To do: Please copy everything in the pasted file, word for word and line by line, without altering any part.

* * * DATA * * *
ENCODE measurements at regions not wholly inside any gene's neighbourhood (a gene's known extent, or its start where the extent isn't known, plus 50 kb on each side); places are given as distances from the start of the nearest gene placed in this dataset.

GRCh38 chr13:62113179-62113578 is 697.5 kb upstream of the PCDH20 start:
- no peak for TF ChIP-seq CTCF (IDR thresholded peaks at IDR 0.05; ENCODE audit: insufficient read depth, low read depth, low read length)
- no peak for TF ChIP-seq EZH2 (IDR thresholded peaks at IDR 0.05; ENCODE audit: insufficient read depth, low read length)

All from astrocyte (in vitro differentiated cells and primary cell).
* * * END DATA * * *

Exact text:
ENCODE measurements at regions not wholly inside any gene's neighbourhood (a gene's known extent, or its start where the extent isn't known, plus 50 kb on each side); places are given as distances from the start of the nearest gene placed in this dataset.

GRCh38 chr13:62113179-62113578 is 697.5 kb upstream of the PCDH20 start:
- no peak for TF ChIP-seq CTCF (IDR thresholded peaks at IDR 0.05; ENCODE audit: insufficient read depth, low read depth, low read length)
- no peak for TF ChIP-seq EZH2 (IDR thresholded peaks at IDR 0.05; ENCODE audit: insufficient read depth, low read length)

All from astrocyte (in vitro differentiated cells and primary cell).